Literary Spoilers

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I have recently become aware of a trend of deciding to forgo reading certain novels as, due to modern media and pop culture, people are already aware of the novels plot, themes and characters, before even turning the first page.  This gave rise to the question as to whether certain ideas and images are so embedded within our cultural conscience, that the reading of classic books and plays is ruined by our foreknowledge of these literary icons. For example, who doesn’t know the story of Jekyll and Hyde before reading the book, and who isn’t aware of the fundamental conventions of Dracula? 

At first I sought to blame cultural heavyweights such as Disney for ruining our collective reading experience. There is no escape from these imitations when companies churn out into our daily lives an un-ignorable myriad of movies which mimic the core themes of quintessential genre definers. A (very brief) survey revealed that more people in our generation were introduced to the stories of Sherlock Holmes, not through Arthur Conan Doyle’s books, but through Basil the Great Mouse Detective.  

Do writers then have to go out of their way to ensure that their plot lines aren’t absorbed into popular culture? In Agatha Christie’s The Mousetrap the audience are forbidden to reveal the ending of the play. This secrecy could be seen as an example of an author consciously striving to make sure that mainstream success doesn’t lead to a watering down of the play-going experience.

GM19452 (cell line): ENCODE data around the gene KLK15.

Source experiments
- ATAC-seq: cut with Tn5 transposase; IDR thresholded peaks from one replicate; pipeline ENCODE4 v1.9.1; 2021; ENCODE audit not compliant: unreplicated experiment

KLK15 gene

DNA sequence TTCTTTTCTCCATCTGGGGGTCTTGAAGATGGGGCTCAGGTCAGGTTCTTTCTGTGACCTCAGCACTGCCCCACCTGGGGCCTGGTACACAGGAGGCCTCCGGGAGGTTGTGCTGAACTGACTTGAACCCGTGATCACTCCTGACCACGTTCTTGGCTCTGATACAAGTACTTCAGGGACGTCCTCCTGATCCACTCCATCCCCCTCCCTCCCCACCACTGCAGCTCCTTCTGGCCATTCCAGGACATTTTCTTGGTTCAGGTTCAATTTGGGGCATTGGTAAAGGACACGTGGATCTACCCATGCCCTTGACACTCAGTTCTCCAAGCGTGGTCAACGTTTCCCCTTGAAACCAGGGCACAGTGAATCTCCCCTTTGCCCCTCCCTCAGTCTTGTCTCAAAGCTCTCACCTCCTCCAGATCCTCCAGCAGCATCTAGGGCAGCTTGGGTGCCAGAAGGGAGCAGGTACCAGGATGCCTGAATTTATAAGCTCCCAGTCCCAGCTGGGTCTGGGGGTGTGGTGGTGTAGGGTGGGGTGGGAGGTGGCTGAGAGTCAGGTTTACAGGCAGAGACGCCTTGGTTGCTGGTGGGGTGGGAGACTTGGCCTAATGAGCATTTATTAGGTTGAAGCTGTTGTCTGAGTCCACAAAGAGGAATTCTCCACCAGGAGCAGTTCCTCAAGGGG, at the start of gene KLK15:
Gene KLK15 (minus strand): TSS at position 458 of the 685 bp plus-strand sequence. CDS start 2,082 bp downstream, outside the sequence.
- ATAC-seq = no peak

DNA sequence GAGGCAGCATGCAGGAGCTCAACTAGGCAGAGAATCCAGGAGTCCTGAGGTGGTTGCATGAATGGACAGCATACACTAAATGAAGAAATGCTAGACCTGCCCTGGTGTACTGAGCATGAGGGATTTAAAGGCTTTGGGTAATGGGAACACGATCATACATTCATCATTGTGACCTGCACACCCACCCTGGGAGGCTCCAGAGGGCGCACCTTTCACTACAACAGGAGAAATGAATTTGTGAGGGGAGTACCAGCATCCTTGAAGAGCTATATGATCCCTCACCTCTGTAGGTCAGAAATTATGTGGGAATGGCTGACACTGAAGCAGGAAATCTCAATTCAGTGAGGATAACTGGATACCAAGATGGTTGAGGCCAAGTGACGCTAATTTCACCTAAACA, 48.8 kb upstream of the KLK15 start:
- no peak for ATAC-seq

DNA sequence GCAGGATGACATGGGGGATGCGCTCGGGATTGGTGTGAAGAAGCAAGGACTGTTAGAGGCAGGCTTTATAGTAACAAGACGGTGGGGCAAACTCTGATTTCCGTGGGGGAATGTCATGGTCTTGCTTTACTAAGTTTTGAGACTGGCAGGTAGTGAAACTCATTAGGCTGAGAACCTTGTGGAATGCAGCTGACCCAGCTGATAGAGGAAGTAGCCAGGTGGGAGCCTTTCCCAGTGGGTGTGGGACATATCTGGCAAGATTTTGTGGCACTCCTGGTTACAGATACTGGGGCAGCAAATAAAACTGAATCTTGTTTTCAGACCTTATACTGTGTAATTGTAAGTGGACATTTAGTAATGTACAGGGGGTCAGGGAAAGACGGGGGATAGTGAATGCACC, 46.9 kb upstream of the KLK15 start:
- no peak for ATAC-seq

Unfortunately in the long run I couldn’t blame Disney (mostly because Basil is awesome), and had to come to the conclusion that it is a reflection of the brilliance of the original texts which makes the mainstream mimic them so much. Genre Defining novels are called as much because that is what they do, imprint an undeniable set of conventions and codes into their specific genres. The romance genre was defined by writers such as Austen and Bronte, which is why characters such as Heathcliff and Rochester are copied and hence seem so familiar, but this shouldn’t make the original books irrelevant and unreadable. 

If our foreknowledge of classic texts is ruining our reading of them and making them irrelevant, then how do we square the results of surveys such as BBC’s ‘The Big Read’?  This survey lists a large selection of classics and many of the quintessential genre definers. Is it that the BBC would be unwilling to rate the trashiest of Chic-Flicks and Penny Dreadfuls as the nation’s most popular books, that England is actually a well-read nation, or that the people surveyed didn’t need to read the books to know them well enough to rate them as their favourites? 

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